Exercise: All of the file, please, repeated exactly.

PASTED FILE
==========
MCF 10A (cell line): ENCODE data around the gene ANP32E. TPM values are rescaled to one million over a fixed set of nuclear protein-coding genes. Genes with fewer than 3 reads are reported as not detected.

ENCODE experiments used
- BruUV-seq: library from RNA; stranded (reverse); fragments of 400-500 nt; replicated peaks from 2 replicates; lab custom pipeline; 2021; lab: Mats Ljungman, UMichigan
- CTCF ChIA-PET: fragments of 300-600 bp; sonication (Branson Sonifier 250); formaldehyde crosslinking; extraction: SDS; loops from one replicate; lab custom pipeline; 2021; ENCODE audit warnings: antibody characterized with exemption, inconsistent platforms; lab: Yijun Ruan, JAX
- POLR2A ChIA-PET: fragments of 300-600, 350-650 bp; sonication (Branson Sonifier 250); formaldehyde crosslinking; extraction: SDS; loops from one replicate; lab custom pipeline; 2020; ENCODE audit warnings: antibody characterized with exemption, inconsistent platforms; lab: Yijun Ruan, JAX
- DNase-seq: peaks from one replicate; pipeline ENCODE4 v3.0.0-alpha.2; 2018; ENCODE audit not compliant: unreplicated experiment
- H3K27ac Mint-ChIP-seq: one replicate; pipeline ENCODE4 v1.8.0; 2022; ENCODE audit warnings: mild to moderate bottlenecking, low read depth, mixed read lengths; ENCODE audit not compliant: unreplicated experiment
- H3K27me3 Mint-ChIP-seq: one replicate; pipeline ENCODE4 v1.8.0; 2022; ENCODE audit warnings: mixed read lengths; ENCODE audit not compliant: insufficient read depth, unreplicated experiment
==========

MCF 10A (cell line): ENCODE data around the gene ANP32E. TPM values are rescaled to one million over a fixed set of nuclear protein-coding genes. Genes with fewer than 3 reads are reported as not detected.

ENCODE experiments used
- BruUV-seq: library from RNA; stranded (reverse); fragments of 400-500 nt; replicated peaks from 2 replicates; lab custom pipeline; 2021; lab: Mats Ljungman, UMichigan
- CTCF ChIA-PET: fragments of 300-600 bp; sonication (Branson Sonifier 250); formaldehyde crosslinking; extraction: SDS; loops from one replicate; lab custom pipeline; 2021; ENCODE audit warnings: antibody characterized with exemption, inconsistent platforms; lab: Yijun Ruan, JAX
- POLR2A ChIA-PET: fragments of 300-600, 350-650 bp; sonication (Branson Sonifier 250); formaldehyde crosslinking; extraction: SDS; loops from one replicate; lab custom pipeline; 2020; ENCODE audit warnings: antibody characterized with exemption, inconsistent platforms; lab: Yijun Ruan, JAX
- DNase-seq: peaks from one replicate; pipeline ENCODE4 v3.0.0-alpha.2; 2018; ENCODE audit not compliant: unreplicated experiment
- H3K27ac Mint-ChIP-seq: one replicate; pipeline ENCODE4 v1.8.0; 2022; ENCODE audit warnings: mild to moderate bottlenecking, low read depth, mixed read lengths; ENCODE audit not compliant: unreplicated experiment
- H3K27me3 Mint-ChIP-seq: one replicate; pipeline ENCODE4 v1.8.0; 2022; ENCODE audit warnings: mixed read lengths; ENCODE audit not compliant: insufficient read depth, unreplicated experiment